How a human body functions is not so different from how a smart city does. When we feel warm, our bodies automatically begin to perspire to help us cool down. Meanwhile, smart buildings respond to changes in temperature by adjusting the air conditioning or heater.
Like smart devices, our bodies respond to environmental stimuli in real time. But the similarities end there, for while our bodies have in-built data storage and processing systems (read: DNA and the nervous system), tech requires the support of databases to function.
Amey Banarse, Vice President of Data Engineering at Yugabyte, shares how the right databases can help create more adaptable and resilient smart cities.
Databases: The foundation to smart cities
Smart cities are a way for governments to improve the lives of citizens through tech, says Banarse. But for the tech to work, they need to be fed with data.
For example, the city of HangZhou China uses AI to regulate traffic signals. This has halved travelling times for ambulances and commuters, and reduced travel times on expressways by 4.6 minutes, wrote GovInsider. These AI-powered traffic signals work by analysing traffic and weather data.
This means that governments will need databases which can handle massive amounts of data reliably and provide real-time data if they want to construct smart cities.
A database that can scale
Cloud-native databases are able to handle large amounts of data at a time, and expand if necessary. These are databases that are built and run directly on the cloud. This is necessary to ensure the functioning of smart cities, highlights Banarse.
For instance, cities such as San Francisco are focused on providing citizens with stellar connectivity and seamless citizen services.
This includes tech such as smart parking lots, where parking metre rates are automatically adjusted based on their occupancy rates. This is done to distribute parking more evenly. It has helped San Francisco citizens find parking lots about five minutes quicker, wrote Bloomberg CityLabs.
San Francisco is also known for sporting events that bring in an influx of visitors, shares Banarse. It is important for cities like these to have databases that can handle these spikes in demand when necessary, he adds.
However, traditional databases rely on physical servers, and can only store a certain amount of data per centre. This means that governments have to buy thousands of servers if they want to expand their services, which will incur high costs. These existing databases are also unable to handle scale and peak demands, says Banarse.
Yugabyte’s cloud-native databases can help solve this problem. Yugabyte helped internet service provider Plume provide smart home related services to millions of homes.
Plume’s existing data stores were either time-consuming to manage, expensive, too slow, or all of the above. With Yugabyte, Plume is now handling over 27 billion operations every day. Lag time has also been reduced from three to five seconds to just 30 to 40 milliseconds.
Yugabyte’s databases take inspiration from big tech like Facebook, which grew its user base from one million to over a billion in less than a decade, wrote GovInsider. Yugabyte’s founders learned from how they scaled to create their own databases.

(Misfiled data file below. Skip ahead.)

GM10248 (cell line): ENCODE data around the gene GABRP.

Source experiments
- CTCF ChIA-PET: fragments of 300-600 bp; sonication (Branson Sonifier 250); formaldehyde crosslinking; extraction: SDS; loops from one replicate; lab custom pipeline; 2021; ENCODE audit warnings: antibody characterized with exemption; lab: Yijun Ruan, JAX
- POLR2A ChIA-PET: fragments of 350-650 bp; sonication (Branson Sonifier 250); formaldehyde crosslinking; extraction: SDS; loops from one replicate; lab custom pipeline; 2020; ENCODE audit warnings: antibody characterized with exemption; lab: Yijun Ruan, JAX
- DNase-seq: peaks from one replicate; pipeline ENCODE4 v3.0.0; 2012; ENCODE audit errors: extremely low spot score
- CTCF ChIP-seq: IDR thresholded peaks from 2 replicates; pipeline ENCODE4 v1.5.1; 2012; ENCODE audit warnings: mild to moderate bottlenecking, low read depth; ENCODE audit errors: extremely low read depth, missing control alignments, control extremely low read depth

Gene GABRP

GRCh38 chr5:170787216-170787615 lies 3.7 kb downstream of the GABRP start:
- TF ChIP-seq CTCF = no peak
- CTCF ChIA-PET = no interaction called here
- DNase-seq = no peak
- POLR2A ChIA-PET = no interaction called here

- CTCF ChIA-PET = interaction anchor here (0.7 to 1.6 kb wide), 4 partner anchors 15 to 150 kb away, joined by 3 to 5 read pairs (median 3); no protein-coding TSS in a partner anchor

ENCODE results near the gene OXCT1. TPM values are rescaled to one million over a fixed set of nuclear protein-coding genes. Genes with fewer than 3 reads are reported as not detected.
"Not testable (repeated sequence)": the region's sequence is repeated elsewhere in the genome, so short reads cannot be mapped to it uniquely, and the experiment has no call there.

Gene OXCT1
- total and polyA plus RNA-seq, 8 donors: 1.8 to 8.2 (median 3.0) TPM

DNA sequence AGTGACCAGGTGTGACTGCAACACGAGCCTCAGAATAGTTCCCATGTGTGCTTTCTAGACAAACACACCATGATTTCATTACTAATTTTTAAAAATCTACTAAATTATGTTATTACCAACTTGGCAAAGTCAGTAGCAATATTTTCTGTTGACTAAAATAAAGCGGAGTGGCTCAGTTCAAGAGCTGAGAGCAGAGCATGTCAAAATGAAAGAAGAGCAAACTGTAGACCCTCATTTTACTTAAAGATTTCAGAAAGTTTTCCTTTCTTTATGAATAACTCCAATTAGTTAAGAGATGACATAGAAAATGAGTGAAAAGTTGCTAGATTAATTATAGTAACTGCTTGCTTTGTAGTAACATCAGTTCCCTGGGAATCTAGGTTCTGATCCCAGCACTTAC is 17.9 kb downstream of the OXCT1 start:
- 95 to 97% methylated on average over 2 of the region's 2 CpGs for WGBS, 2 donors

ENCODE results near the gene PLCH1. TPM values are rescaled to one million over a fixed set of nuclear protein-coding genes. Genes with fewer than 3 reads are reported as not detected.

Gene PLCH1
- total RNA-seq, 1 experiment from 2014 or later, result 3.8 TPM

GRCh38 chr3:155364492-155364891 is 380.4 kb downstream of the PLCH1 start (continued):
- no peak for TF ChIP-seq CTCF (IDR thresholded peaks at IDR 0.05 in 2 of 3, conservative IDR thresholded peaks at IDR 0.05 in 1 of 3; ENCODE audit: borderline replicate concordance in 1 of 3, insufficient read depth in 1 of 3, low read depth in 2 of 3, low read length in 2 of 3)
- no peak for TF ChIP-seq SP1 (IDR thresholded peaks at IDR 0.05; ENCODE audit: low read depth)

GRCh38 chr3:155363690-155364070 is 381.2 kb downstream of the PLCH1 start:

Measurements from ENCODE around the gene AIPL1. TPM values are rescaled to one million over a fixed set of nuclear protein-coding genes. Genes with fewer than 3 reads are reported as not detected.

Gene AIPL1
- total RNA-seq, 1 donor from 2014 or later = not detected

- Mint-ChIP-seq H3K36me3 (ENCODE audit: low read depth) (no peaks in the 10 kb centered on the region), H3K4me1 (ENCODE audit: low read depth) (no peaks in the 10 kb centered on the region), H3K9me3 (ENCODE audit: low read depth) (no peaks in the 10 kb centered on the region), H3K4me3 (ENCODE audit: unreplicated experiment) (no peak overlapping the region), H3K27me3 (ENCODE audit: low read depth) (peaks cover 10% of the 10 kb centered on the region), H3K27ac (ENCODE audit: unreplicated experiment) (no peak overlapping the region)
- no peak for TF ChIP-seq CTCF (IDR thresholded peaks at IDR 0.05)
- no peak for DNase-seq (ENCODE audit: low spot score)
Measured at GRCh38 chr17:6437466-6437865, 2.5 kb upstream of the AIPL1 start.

The database can store more than 25 times the storage capacity of traditional databases, reveals Banarse. It is also able to process more data per second than physical data centres.
A resilient database
Resilient data stores are also necessary for the smooth functioning of smart cities, emphasises Banarse. In smart cities, any downtime in tech can cause great inconvenience, he explains.
The AI-run traffic lights in HangZhou failing, for instance, can lead to traffic congestion or accidents. Data platforms need to ensure that they stay operational even if there are natural disasters or human errors, says Banarse.
Cloud-based databases can continue operating even if such events occur, he adds. For example, a large automotive firm in the United States created a platform where drivers could see the performance of their car at any time. However, any downtime in the firm’s data stores will mean that these functions will be offline, shares Banarse.
This was a problem with their existing data stores. Whenever the company wanted to make upgrades, it would cause power outages to certain applications and data centres.
Yugabyte helped to tackle this problem with its cloud-native databases, which provided them with 24/7 up time. Cloud-native databases do not rely on a single data centre, which means that a failure at one location will not cause the entire database to fail.
Today, the firm is managing data from about 20 million cars, which they are able to do because of Yugabyte’s database. Yugabyte’s data stores also allow for real time access to data. This means that the firm could provide improved services, such as automatically sending an alert to the authorities if the programme detects that the vehicle was in an accident.
The human body is a well-tuned machine. With the right databases, smart cities too can resemble one, and bring greater convenience and services to citizens.
Learn more about cloud-native databases at DSS Asia, happening on 30 and 31 March 2022. Register for the event here.